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Digging Deeper: Apple of His Eye

Author: Mr. Kenneth Frank | Faculty in Theology, Living Education


Estimated Reading Time: 6 min 46 sec

Did you know that God’s care for His people is so protective and familial that He speaks of protecting them as the “apple of his eye”?

This phrase or one similar appears in five Scriptural passages. These verses reveal something special about the relationship of God to His people. What is an apple of the eye and what does each of these passages tell us about our relationship to God and His way of life? Examining each of these passages will enable us to dig deeper into God’s written word on this theme.

Our first passage is part of Moses’ final words to the new nation of Israel before his death. Israel was just about to cross the Jordan River to inherit the Promised Land. Deuteronomy 32:9-10 KJV reads: “For the LORD’S portion is his people; Jacob is the lot of his inheritance. He found him in a desert land, and in the waste howling wilderness; he led him about, he instructed him, he kept him as the apple of his eye.” 

An annotation in the NET Bible explains the word apple: “Heb ‘the little man.’ The term אִישׁוֹן (ʾishon) means literally ‘little man,’ perhaps because when one looks into another’s eyes he sees himself reflected there in miniature.” Matthew Henry’s Commentary on the Whole Bible explains its significance: “He kept him as the apple of his eye, with all the care and tenderness that could be, from the malignant influences of an open sky and air, and all the perils of an inhospitable desert. The pillar of cloud and fire was both a guide and a guard to them.” Continuing this idea, the Jamieson, Fausset and Brown Commentary reports: “It is a beautiful image, and, by alluding to the care with which every person defends his eye from injury, conveys a graphic idea of the tender, vigilant assiduity [care] with which the Lord watched over His people.”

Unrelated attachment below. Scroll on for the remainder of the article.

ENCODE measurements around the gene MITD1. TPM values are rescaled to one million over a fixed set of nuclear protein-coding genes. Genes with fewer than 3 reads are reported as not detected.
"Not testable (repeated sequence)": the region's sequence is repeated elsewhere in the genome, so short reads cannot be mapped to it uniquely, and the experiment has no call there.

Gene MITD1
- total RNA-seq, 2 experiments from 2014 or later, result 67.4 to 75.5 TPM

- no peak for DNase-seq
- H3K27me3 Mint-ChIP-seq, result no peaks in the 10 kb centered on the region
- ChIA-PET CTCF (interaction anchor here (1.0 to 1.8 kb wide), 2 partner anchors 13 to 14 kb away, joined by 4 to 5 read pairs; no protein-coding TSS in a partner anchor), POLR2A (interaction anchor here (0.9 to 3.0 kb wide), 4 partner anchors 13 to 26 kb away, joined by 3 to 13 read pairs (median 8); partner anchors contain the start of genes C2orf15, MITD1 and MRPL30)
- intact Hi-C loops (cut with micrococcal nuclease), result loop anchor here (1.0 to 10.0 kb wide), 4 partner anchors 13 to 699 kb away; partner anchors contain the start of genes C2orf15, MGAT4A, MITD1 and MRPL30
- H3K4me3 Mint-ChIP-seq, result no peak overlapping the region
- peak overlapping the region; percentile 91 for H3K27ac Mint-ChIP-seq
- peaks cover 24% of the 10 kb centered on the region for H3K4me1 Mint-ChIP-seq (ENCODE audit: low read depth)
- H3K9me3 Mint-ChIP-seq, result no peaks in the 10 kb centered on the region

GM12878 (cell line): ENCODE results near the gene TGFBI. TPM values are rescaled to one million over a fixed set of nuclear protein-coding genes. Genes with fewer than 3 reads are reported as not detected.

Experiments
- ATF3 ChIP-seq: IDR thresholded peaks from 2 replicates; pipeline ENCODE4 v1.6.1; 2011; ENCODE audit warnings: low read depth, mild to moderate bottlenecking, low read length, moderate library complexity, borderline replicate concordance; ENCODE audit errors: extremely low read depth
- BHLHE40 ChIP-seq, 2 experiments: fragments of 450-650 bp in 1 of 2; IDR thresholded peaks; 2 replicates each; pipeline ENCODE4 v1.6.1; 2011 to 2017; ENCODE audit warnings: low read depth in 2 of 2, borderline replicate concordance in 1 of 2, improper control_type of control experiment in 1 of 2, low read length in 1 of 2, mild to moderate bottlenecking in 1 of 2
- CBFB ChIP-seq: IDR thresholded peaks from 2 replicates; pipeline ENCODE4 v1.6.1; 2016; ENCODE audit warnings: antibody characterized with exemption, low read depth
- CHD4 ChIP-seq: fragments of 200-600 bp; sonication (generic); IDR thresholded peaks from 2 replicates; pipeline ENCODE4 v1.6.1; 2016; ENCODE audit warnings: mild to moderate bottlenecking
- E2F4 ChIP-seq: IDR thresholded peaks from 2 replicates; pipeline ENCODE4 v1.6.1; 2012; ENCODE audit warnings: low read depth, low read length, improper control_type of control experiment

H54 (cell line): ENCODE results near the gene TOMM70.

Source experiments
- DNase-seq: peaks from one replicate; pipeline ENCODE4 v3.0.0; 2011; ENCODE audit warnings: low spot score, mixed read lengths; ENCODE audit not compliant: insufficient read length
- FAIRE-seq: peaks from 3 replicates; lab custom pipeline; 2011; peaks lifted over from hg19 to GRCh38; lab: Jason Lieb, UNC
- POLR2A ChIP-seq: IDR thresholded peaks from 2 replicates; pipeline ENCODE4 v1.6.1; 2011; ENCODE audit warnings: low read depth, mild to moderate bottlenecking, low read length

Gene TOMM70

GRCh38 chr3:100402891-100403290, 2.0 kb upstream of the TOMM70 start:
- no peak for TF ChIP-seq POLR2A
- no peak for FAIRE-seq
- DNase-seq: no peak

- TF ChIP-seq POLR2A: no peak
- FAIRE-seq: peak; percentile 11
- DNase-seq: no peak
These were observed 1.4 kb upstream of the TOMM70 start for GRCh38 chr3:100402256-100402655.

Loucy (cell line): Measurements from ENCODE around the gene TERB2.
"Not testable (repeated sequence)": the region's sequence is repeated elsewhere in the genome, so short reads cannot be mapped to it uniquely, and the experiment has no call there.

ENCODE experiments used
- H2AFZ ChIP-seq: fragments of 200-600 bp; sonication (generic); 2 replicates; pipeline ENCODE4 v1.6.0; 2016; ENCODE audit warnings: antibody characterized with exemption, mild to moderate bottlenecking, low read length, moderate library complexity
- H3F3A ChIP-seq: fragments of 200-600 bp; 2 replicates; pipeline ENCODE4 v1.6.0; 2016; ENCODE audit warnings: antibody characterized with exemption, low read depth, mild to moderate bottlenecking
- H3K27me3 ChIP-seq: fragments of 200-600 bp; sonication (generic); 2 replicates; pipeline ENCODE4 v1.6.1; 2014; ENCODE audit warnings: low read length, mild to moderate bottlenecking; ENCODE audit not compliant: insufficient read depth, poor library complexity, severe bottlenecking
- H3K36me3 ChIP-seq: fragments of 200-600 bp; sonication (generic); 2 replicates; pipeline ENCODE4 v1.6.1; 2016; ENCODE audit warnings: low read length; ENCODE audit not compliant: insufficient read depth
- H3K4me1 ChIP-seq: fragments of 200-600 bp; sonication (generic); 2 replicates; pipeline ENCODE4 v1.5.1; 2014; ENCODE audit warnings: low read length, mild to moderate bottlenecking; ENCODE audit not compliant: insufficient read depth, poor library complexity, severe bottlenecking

Our second passage from Psalm 17:8 is David’s prayer in which he requests, “Keep me as the apple of the eye, hide me under the shadow of thy wings.” The Dake Annotated Reference Bible comments that “It is an idiom for what is dearest to us; that which must have extreme care and protection. If the eye is lost one is blind. In creation God saw to it that the eye was well protected, being deeply entrenched in the skull and where the hands could easily protect it. He designed it to be further protected from dust and other harm by the eyelashes, eyelids, and eyebrows.” David understood God’s marvelous design of the human body and expressed his special request with this in mind. The NET Bible annotation reads, ” Heb ‘Protect me like the pupil, a daughter of an eye.’” Albert Barnes’ Notes on the Bible explains that daughter denotes, “that which is dependent on, or connected with (Gesenius, Lexicon), as the expression ‘daughters of a city’ denotes the small towns or villages lying around a city, and dependent on its jurisdiction.” 

Our third passage is Proverbs 7:2 KJV: “Keep my commandments, and live; and my law as the apple of thine eye.” Here God commands us to diligently observe His teachings. The Jamieson, Fausset and Brown Commentary explains, “As we guard the pupil of the eye from the least mote, which is sufficient to hurt it, so God’s law is so tender and holy a thing that the least violation of it in thought, word, or deed, is sin; and we are so to keep the law as to avoid any violation of it. The law resembles the pupil of the eye also in its being spiritually the organ of light, without which we should be in utter darkness.” Knowing this will impel our commandment-keeping!